2. Put the octopus in a large heavy cast iron pan along with the following: a good glug of olive oil, the sliced chilli, 3 cloves of garlic, one onion cut in quarters through the root (so they stay intact), the celery, the stalks from the parsley and the bay leaf. Put the lid on the pan and put on a low heat. The octopus cooks in its own juices, which will be considerable. Cook for up to 1 ½ hours. Check after a 45 minutes to see how it is doing. The octopus should not be overcooked as the suckers will fall away from the legs. Take off the heat when it is tender and leave to cool.
  3. Boil the potatoes until cooked. Peel the skins when the potatoes have cooled enough to handle. Cut the potatoes into smallish pieces – about the same size as the octopus will be when the legs are cut into sections.
  4. Whilst the potatoes are boiling, chop the onion finely and cook with a couple of tablespoons of olive oil until soft and transparent but not coloured. Add the vinegar and reduce until evaporated.
  5. Add the potatoes to a bowl – spoon over the onions and mix. Cut the octopus into sections and add to the bowl. Add a good squeeze of lemon – to taste and check the seasoning.
  6. Squash ½ a garlic clove on a chopping board and add put a small handful of the parsley on top and chop to mix the parsley and the garlic. Put a couple of teaspoons of this onto the octopus and potatoes. Don’t swamp the mixture with parsley.
  7. Place a few salad leaves on each plate and spoon the octopus on top. Garnish with a sprinkle of chopped chives, and a wedge of lemon.

3. Daube

octopus daubeA-0092

Richard Olney in his book, Simple French food  suggests that an octopus would be very good cooked as a daube, i.e. as a French Provencal stew. I had some trepidation with the idea of octopus braised with aromatic vegetables, (as if it were neck of lamb or shin of beef), but in fact it is not that far removed from a zarzuela – or as Mr. Olney mentions, the rich tomato and garlic based sauces associated with seafood, such as a la Setoise, Nicoise or Provencal.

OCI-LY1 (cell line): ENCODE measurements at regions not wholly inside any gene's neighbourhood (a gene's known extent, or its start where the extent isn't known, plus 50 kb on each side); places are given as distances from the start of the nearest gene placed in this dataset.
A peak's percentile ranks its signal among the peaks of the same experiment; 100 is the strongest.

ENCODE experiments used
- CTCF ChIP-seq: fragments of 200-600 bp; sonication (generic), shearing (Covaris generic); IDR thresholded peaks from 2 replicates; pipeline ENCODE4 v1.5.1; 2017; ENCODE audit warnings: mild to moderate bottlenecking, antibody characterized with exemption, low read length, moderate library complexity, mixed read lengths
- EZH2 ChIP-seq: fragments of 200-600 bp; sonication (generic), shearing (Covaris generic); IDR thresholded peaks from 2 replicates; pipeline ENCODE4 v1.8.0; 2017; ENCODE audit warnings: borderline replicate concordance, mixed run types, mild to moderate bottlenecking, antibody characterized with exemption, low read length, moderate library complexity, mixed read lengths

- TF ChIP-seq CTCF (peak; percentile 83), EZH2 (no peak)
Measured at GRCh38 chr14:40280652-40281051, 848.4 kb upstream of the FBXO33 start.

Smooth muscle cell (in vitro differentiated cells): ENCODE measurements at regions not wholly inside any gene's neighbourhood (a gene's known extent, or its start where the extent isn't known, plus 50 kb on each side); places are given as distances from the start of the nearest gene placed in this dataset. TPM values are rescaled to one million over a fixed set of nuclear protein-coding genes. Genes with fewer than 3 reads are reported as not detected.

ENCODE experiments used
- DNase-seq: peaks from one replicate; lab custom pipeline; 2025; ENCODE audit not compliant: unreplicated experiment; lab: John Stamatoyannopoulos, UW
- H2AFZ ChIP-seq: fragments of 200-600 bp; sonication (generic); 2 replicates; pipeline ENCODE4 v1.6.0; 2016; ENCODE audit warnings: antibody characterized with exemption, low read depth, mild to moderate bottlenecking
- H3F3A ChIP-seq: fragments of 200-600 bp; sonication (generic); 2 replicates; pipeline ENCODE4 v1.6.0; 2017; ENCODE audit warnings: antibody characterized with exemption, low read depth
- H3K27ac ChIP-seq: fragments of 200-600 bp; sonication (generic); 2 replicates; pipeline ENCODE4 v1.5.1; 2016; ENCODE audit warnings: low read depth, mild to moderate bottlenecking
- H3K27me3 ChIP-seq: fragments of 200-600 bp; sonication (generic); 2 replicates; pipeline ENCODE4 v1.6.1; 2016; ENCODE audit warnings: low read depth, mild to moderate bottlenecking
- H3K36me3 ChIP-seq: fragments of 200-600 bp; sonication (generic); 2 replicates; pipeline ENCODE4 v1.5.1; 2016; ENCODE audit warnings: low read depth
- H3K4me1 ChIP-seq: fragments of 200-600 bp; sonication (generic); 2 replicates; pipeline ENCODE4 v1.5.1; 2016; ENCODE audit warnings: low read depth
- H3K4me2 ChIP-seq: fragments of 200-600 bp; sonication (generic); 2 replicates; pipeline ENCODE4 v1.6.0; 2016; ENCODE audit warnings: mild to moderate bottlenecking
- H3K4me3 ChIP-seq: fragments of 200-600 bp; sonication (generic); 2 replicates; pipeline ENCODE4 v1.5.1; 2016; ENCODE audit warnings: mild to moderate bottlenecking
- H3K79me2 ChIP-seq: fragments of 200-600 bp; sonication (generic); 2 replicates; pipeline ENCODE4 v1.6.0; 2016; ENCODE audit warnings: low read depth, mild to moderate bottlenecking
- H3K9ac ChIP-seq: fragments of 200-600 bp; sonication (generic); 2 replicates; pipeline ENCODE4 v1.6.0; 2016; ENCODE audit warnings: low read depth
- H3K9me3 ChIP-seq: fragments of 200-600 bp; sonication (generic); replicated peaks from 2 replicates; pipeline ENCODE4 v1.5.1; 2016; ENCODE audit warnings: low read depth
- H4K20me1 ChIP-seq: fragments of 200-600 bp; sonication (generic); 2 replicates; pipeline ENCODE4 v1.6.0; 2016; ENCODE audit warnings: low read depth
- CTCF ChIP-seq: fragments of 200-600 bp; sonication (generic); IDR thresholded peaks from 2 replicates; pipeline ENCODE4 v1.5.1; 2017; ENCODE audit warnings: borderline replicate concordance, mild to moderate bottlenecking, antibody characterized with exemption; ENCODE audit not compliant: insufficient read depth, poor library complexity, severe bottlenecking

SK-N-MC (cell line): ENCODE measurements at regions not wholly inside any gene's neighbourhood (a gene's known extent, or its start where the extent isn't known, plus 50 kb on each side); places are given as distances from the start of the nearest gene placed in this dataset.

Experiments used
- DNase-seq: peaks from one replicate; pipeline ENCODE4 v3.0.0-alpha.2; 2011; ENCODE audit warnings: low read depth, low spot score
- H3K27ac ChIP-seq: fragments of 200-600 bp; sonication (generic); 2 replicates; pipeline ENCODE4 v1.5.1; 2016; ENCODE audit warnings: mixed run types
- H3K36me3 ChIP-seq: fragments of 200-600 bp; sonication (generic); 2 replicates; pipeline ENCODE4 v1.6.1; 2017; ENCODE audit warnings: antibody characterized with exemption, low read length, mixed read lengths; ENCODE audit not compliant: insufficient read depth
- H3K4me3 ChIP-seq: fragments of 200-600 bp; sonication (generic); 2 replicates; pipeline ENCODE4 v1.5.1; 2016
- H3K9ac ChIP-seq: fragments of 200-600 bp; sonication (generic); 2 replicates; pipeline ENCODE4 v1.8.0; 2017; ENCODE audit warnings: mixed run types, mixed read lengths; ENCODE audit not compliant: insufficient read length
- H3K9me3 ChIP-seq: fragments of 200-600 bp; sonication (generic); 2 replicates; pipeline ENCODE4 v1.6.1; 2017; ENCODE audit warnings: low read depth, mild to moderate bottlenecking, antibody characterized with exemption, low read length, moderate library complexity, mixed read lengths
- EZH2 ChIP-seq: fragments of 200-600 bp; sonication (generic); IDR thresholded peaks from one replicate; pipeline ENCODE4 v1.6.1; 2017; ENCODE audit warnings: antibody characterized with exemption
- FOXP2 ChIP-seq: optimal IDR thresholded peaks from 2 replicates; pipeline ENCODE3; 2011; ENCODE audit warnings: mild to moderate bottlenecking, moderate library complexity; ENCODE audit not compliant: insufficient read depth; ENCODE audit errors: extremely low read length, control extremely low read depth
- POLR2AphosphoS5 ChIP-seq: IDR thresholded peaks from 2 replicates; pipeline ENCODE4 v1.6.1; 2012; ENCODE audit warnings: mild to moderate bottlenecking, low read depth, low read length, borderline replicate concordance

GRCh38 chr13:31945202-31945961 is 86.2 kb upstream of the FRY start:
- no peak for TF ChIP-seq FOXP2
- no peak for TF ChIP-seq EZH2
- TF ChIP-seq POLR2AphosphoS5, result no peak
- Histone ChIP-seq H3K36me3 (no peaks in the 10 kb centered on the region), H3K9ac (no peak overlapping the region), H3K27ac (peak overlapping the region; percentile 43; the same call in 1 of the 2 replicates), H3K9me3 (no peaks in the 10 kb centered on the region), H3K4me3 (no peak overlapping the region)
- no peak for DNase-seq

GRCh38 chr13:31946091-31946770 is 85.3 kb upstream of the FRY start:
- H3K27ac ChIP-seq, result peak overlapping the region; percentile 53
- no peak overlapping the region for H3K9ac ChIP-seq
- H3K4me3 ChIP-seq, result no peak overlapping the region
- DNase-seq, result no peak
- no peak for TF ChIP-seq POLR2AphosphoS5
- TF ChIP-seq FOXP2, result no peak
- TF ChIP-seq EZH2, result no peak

For the daube

  • 1 large frozen octopus – roughly 1.5kg
  • 3 cloves of garlic
  • 2 sticks of celery
  • 2 medium onions
  • 2 carrots
  • 1 red pepper
  • 2 bay leaves
  • 3 sprigs of fresh thyme
  • 1 large sprig parsley
  • 300 ml red wine
  • 500g tomatoes
  • 1 tbs tomato paste

To finish

  • 500g potatoes
  • 300g green beans
  • 300g peas
  • 1 tsp fresh thyme leaves
  • 1 sprig of rosemary
  • 1 bay leaf
  • 1 small hand-full chopped fresh parsley
  • Salt and pepper

This is best cooked to eat the following day.

  1. Defrost the octopus and wash. Remove the beak and clean inside the head. Cut-up the octopus. The head can be cut into 4 and the body into sections of two legs each.
  2. Use a large earthenware casserole with a tight-fitting lid or similar enamel cast iron pot.
  3. Chop the celery, carrot and onions into small pieces, (they will be served with the stew). Slice the pepper into pieces. Crush the garlic cloves. Peel and de-seed the tomatoes.
  4. Place all the ingredients into the pot – add water to cover half way. Place in the oven at low heat – 150C gas 2. Cook for 2 hours. Check the octopus, if it is tender remove from the oven. If not continue to cook until it is tender then remove from the oven.
  5. Leave to cool and refrigerate overnight.
  6. Do not handle or stir the octopus roughly as the attractive purple coating will come off. Carefully remove the octopus pieces and discard the herbs and bay leaves. Heat the cooking sauce in a large pan, add additional fresh thyme leaves, and fresh bay leaf. Reduce the liquid if necessary to make a rich but generous sauce.
  7. Peel and cut the potatoes into serving-sized chunks. Chop the beans into 2cm lengths. Cook the potatoes peas and beans separately in boiling water until just tender. Drain and add to the stew.
  8. Carefully add the octopus to the stew and reheat gently.
  9. Season and serve in large pasta plates with plenty of crusty bread.